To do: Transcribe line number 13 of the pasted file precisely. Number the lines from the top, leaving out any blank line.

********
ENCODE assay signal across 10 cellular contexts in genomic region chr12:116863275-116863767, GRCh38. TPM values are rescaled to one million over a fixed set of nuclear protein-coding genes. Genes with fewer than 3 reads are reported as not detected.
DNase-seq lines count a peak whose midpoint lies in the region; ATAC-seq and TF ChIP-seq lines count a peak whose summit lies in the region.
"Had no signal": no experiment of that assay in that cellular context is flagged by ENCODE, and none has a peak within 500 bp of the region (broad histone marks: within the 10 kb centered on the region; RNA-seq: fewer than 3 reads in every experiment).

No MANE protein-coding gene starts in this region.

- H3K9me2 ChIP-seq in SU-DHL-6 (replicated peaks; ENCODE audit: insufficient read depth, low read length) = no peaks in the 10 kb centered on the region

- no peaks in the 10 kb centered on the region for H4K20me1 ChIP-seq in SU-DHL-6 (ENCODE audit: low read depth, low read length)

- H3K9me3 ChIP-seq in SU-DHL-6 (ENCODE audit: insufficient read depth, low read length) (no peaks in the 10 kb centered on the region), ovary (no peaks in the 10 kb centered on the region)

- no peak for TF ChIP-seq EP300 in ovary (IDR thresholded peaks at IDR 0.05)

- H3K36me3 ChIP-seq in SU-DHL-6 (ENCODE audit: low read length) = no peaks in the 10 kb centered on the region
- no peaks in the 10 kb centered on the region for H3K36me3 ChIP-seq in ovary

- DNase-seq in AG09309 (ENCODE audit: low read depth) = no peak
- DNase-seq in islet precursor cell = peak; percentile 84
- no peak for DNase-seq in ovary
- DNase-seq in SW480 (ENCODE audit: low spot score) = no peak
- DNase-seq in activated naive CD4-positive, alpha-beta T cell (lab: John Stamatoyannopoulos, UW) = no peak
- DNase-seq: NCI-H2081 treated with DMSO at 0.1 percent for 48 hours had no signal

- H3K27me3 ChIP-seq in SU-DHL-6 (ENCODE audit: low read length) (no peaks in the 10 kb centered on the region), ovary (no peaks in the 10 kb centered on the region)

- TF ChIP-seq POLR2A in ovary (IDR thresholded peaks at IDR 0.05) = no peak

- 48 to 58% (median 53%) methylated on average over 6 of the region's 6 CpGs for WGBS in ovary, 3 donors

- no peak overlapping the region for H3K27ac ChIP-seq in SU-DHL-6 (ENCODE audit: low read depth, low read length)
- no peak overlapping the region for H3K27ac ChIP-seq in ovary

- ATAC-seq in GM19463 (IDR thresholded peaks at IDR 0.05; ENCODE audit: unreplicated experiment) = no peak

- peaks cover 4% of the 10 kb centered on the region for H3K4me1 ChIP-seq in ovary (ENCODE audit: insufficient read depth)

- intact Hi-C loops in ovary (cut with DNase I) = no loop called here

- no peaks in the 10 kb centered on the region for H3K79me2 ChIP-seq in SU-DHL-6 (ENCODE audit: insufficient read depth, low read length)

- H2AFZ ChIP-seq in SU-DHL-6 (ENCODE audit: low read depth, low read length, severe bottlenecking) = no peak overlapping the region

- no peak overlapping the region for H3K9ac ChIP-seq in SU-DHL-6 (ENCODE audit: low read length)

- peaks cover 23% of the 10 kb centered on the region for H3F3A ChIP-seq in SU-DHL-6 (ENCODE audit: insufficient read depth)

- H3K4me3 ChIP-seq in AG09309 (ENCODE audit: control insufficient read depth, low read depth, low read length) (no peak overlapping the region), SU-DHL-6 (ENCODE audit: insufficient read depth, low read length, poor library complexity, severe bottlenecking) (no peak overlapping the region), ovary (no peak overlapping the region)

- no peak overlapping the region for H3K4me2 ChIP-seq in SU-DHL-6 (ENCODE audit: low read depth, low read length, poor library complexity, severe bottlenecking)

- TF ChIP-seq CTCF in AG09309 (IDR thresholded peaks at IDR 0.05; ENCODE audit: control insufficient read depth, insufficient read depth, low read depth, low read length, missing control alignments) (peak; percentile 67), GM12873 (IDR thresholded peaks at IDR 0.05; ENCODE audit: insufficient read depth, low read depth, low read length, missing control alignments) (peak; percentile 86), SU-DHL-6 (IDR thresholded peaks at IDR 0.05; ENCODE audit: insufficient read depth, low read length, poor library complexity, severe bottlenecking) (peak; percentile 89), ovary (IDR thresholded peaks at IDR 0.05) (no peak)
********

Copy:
- no peak for DNase-seq in ovary